Omeka - Digital History at Ursinus

Browse Exhibits (3 total)

The Curtain Club's Closing Curtain

The Curtain Club was Ursinus' student theater organization that definitively originated in 1930, but it disappeared in 1968. During the same year, the club changed its name to "ProTheatre." By analyzing past articles from the Ursinus Weekly, Ruby yearbooks, diversity ratios among students, performances, and campus trends from the 1950s until 1968, we demonstrate that the name signifies Ursinus' focus on the transition into a more inclusive and democratic environment. Reorganizing the "Curtain Club" into "ProTheatre" signifies Ursinus' shift into being "pro-change."

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Vietnam War Propaganda at Ursinus College, 1955-1973


This exhibit features collection of Ursinus Weekly and Lantern articles displaying how the Ursinus Community interacted with Vietnam War propaganda between 1955-1973. In doing so, we hope to answer the following question: How did Ursinus react to and interact with Vietnam propaganda between 1955 and 1975?


In the years of 1955-1960, the Military tried to build a sense of militaristic pride in the general public by using monetary rewards and tales of glory to make joining the armed forces seem like a noble, logical step for college grads. Nevertheless, there was still a growing contention regarding the war not only domestically but abroad.


While military culture was thriving at the very beginning of the 1960s as a result of the Cold War, it wasn't until around 1963 that the conflict between North and South Vietnam began to permeate our national consciousness. As we crept closer to war with Vietnam, there was no small amount of protest from students and student societies. This backlash was met by a corrective backlash from some educational institutions and other pro-intervention student groups.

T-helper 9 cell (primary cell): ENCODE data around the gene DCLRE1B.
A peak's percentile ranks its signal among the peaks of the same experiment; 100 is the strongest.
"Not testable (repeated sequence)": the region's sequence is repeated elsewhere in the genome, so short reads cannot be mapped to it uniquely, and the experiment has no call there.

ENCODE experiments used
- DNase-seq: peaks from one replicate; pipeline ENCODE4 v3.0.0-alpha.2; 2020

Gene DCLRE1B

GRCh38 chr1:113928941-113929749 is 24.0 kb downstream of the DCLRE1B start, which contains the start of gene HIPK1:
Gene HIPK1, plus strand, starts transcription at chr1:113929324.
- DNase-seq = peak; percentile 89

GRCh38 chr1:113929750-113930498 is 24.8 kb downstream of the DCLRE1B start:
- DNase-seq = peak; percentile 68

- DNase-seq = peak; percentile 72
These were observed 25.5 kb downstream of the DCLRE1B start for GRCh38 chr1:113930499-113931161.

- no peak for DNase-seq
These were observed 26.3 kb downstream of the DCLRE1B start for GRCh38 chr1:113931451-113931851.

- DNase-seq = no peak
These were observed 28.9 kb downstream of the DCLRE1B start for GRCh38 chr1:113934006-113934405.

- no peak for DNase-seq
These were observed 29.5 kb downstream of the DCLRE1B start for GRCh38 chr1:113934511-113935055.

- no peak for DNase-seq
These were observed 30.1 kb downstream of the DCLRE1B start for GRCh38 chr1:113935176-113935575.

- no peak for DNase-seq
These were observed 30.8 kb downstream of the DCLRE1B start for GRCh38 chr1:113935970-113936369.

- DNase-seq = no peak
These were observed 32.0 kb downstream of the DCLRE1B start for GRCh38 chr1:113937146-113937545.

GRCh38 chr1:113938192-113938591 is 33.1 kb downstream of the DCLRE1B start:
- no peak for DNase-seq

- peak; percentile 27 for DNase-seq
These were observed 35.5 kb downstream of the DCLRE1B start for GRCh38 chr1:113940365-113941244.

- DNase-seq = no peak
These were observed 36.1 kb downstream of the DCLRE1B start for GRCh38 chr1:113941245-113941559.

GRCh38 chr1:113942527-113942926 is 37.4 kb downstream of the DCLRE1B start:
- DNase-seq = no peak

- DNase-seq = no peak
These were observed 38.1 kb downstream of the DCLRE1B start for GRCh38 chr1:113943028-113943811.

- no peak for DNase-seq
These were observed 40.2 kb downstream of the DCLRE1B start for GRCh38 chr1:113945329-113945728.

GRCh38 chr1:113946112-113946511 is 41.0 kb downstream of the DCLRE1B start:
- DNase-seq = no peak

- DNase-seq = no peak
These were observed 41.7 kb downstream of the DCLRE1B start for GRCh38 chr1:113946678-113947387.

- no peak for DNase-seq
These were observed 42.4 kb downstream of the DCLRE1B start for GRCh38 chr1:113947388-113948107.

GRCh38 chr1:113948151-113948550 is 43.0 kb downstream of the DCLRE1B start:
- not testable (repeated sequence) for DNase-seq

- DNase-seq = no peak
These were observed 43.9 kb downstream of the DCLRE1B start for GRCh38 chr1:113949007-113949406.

In the years from 1966-1970, the government disseminated many prograganda statements regarding the war--that America was winning and that it was the duty of Americans to enlist. Ursinus, in accordance with the general public, reacted against such statements strongly. To Ursinus, the U.S. was not winning in Vietnam. To voice their strong opinions against the war, Ursinus hosted many anti-Vietnam speakers and participated in a nationwide Vietnam War moratorium that occurred amid a backdrop of nationwide protests over Vietnam.


In the years 1971 to 1973, the Ursinus community was focused on getting the soldiers home and what to do once the war officially ended. While there seems to be a consensus throughout the community that the war should end, there was a great deal of contention over what to do once the war was over. The Ursinus Weekly articles feature the community interacting with Vietnam War propaganda to try and navigate how to view the United States, how far to take protests, how to handle returning soldiers and draft dodgers, and who should take responsibility for the war. There appeared to be a great deal of unanswered questions regarding the war.

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“For Home and Country”: Ursinus at War

The second World War reared its ugly head in Europe in 1939 when Poland fell victim of Germany's blitzkrieg and the Soviet war machine simultaneously. While shocked, the American public largely maintained their isolationist viewpoint for some 2 years following this unexpected invasion. This, of course, changed dramatically when the United States was the target of a surprise attack by the Imperial forces of Japan in December of 1941. Almost overnight, the United States went from being 68% in favor of sending aid, to being 91% in favor of direct military involvement.

Imagine the dramatic shift to go from a standard college student to having to legitimately consider direct personal involvement in a distant war with threats looming on two fronts. This change is exactly what we as a group have set out to examine through our research of Ursinus documents. Specifically, we are observing general attitudes about the war, how rationing effected campus life, how residence life shifted, a summation of who from the community served, and how the news of the war was reported through the school's newspapers.

Through this project, we are looking to answer how specifically the Ursinus community during World War II changed. We believe that the shifts are most noticeably see through the five categories of research presented in the tabs on the right. 

"Promise/Anthem" on display on the upper floor of the Wismer dining hall on campus at Ursinus College.

Navigate this cite by using the tabs on the right side of the page.


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